An aerial view of the fairgrounds 1964. Image Courtesy of the NYC Parks Photo Archive

It is always exciting to discover historic photographs that give a glimpse into events of the past and show us New York City in a way we may have never seen before. The NYC Parks Photo Archive just shared these rarely-seen historical images of Flushing Meadows-Corona Park before, during and after the 1964-1965 World’s Fair with Untapped Cities, giving us the chance to see how the was park transformed by the historic event. The photos show the fairgrounds previously used for the 1939-1940 World’s Fair as they are prepped for the second one, the buildings built for the new fair, and what the park looked like in the years that followed.

If you want to learn more about the two World’s Fairs that took place in Queens and see what’s left in the park for yourself, you can join an upcoming Remnants of the World’s Fairs at Flushing Meadows-Corona Park walking tour led by Untapped Cities’ Chief Experience Officer Justin Rivers.

Tour the Remnants of the World’s Fairs at Flushing Meadows-Corona Park

 

Before the 1964-1965 World’s Fair

These photographs show the area of Flushing Queens and Willets Point as the set up begins for the 1964 World’s Fair. In the first photograph, you can see an IRT powerhouse that still exist today, and Mets-Willets Point Station in the background.

New World’s Fair site and Flushing IRT line in 1962. Image Courtesy of the NYC Parks Photo Archive

1963 Image Courtesy of the NYC Parks Photo Archive

Image Courtesy of the NYC Parks Photo Archive

Image Courtesy of the NYC Parks Photo Archive

Robert Moses at the Opening of Shea Stadium in 1964. Image Courtesy of the NYC Parks Photo Archive

During the 1964-1965 World’s Fair

This group of images show the park during the 1964-1965 World’s Fair and some of the iconic structures built for it like the Unisphere and the New York State Pavilion.

An aerial view of the fairgrounds 1964. Image Courtesy of the NYC Parks Photo Archive

Looking up at the multi-colored fiber glass tiled roof of the New York State Pavilion. Photograph by David Boston, Courtesy of the NYC Parks Photo Archive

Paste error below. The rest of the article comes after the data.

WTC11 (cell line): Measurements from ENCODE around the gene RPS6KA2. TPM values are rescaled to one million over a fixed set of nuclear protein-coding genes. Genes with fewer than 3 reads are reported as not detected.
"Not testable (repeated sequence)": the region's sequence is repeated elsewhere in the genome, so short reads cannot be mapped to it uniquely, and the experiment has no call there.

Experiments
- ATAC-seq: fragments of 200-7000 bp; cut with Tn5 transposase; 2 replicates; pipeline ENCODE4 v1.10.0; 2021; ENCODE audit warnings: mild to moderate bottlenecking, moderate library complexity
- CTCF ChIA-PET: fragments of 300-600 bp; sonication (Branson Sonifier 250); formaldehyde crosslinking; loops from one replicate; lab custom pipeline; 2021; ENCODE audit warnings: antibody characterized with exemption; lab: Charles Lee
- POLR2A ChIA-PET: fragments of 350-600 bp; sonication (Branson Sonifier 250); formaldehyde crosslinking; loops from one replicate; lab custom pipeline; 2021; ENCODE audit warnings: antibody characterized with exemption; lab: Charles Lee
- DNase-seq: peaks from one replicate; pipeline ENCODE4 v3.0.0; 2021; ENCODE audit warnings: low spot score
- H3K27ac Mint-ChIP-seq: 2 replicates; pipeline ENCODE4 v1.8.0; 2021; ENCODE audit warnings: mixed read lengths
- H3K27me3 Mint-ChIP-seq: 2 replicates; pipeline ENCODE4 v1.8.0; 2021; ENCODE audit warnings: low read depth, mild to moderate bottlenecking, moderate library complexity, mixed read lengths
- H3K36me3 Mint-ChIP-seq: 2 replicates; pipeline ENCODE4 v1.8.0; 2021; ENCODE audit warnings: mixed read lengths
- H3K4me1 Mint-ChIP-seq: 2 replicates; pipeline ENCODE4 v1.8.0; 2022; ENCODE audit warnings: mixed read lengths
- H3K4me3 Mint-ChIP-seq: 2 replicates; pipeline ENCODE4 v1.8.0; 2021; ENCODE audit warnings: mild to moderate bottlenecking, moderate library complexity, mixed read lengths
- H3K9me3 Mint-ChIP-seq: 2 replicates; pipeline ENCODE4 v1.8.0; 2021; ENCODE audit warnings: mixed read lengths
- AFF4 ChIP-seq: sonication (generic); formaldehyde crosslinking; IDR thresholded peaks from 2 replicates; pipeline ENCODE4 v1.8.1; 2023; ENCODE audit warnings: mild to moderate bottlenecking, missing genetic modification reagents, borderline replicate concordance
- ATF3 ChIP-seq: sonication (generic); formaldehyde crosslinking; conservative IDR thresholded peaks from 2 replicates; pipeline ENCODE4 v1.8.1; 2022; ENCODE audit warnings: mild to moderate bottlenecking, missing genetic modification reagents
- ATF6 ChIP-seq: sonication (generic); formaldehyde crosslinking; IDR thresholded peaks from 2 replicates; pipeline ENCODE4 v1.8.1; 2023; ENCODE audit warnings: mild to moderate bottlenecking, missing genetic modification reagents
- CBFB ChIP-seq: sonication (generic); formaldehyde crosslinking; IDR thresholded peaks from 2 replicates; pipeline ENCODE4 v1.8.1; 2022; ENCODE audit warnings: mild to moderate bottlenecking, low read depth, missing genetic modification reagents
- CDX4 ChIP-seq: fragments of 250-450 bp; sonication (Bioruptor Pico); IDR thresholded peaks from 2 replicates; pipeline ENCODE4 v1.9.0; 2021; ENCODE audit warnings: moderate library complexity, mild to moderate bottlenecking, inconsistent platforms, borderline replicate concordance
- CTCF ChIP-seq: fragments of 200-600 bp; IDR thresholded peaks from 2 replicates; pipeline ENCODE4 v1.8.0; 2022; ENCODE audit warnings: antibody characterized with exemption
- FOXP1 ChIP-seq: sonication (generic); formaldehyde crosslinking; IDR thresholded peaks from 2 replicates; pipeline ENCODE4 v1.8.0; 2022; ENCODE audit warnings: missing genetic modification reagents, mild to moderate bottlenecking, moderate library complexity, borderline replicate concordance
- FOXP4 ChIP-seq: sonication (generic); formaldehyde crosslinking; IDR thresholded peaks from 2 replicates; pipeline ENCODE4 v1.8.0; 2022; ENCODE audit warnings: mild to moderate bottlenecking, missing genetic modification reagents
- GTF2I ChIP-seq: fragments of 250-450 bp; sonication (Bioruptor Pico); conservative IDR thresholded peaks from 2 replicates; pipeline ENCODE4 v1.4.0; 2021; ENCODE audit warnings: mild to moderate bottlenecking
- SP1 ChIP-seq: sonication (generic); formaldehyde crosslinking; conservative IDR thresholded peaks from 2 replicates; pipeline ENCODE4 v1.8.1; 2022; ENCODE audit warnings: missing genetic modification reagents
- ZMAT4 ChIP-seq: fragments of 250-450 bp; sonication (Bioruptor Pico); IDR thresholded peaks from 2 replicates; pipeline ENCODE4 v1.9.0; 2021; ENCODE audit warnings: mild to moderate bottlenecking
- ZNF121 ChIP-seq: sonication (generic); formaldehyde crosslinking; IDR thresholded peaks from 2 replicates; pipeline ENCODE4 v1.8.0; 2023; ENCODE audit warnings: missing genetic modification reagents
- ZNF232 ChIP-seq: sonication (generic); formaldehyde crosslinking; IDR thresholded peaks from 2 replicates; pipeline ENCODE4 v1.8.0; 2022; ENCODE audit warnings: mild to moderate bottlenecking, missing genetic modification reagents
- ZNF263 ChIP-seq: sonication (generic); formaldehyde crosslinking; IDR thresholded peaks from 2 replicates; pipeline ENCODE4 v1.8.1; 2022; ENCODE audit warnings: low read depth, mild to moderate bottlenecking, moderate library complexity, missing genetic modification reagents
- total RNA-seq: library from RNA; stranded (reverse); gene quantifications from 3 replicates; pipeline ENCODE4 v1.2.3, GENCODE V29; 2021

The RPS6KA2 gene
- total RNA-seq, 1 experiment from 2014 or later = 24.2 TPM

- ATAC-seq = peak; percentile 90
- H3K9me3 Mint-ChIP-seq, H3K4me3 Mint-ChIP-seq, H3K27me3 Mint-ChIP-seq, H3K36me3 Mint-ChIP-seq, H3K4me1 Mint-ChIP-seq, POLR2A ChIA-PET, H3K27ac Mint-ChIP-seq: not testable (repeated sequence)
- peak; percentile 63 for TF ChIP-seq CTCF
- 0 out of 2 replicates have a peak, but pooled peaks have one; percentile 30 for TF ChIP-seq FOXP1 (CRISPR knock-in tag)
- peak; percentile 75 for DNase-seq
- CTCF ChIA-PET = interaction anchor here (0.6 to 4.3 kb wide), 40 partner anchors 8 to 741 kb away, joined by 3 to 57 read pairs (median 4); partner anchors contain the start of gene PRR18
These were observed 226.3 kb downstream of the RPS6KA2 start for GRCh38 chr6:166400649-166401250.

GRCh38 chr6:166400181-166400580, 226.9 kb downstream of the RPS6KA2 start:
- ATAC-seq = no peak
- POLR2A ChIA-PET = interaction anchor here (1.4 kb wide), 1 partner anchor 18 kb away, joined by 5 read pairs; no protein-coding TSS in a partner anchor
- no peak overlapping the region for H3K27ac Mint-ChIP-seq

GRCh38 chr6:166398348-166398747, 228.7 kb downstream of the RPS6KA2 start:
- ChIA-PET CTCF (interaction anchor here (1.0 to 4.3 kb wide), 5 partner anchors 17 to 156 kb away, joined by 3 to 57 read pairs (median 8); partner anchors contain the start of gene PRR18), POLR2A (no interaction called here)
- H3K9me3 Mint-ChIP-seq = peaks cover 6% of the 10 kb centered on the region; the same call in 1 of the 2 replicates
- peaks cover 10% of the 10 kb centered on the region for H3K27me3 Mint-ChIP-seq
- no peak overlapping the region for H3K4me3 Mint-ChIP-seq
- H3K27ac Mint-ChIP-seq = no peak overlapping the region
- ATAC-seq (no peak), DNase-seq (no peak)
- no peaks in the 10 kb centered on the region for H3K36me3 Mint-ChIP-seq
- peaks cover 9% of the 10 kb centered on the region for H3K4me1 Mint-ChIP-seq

Untapped Cities tour guide Justin Rivers notes that the photograph below of the Republic of China Pavilion, taken in 1964, is a great find because the pavilion was rarely photographed.

 1964 Photograph by David Boston, Courtesy of the NYC Parks Photo Archive

After the World’s Fair

This last set of photographs show the fairgrounds after all of the temporary pavilions had been taken down and the site was virtually abandoned. In the first image from 1967, you can see the remnants of the New York State Pavilion, The Port Authority Pavilion (which becomes Terrace on the Park, the T-shaped building all the way on the right of the photograph), The New York City Pavilion (which becomes the Queens Museum, the long and short building all the way on the left), and the Ampitheater at the mouth of Fountain Lake, which is now demolished. You can also see the layout of the streets which were created for the 1939 fair and are still in the park today.

Grand Central Parkway, Roosevelt Ave, 1967. Courtesy of the NYC Parks Photo Archive

To the right of the photograph below you can see the United States Pavilion, the rectangular structure that almost looks like it is floating. Rivers says this was supposed to be a permanent gift to the park just like the New York State Pavilion, but the structure was not constructed well and by the 1970’s was falling apart. Peeking out right above the Port Authority Pavilion is the Hall of Science. The Hall of Science still exist today under the same name and operates as a hands-on science and technology museum. The white building in the foreground is the Greyhound Pavilion which was also taken down at some point in the 1980’s.

Looking North Along 111th Street, 1967. Courtesy of the NYC Parks Photo Archive

The next two images show the interior of the Singer Bowl, a rectangular stadium that seated 18,000. It was built as a temporary structure for the fair and named for the Singer Sewing Company. During the fair the structure hosted boxing, judo and wrestling trials for the Tokyo Olympics, as well as sporting events, food festivals and showcases of sewing equipment, typewriters and vacuums. It later served as a concert venue that featured acts like The Doors, The Who, Janis Joplin and Jimi Hendrix and was eventually taken over by the USTA.

The Singer Bowl, 1967. Courtesy of the NYC Parks Photo Archive

The Singer Bowl, 1967. Courtesy of the NYC Parks Photo Archive

1968. Courtesy of the NYC Parks Photo Archive

1978, Photograph by Gary Settle for the NY Times, Courtesy of the NYC Parks Photo Archive

1978, Photograph by Gary Settle for the NY Times, Courtesy of the NYC Parks Photo Archive

1978, Photograph by Bob Klein for the NY Times, Courtesy of the NYC Parks Photo Archive

Join Untapped Cities on an upcoming tour of the Remnants of the World’s Fairs at Flushing Meadows-Corona Park!

Tour the Remnants of the World’s Fairs at Flushing Meadows-Corona Park

Next, check out Then & Now Photos: 1964 World’s Fair New York State Pavilion at Flushing Meadows-Corona Park and High Above Queens, Atop the Abandoned Towers of the 1964 World’s Fair NY State Pavilion

 1964 World’s Fair, Flushing Meadows, Flushing Meadows-Corona Park, Photo Archive, photo essay, Photographs, queens, world’s fair

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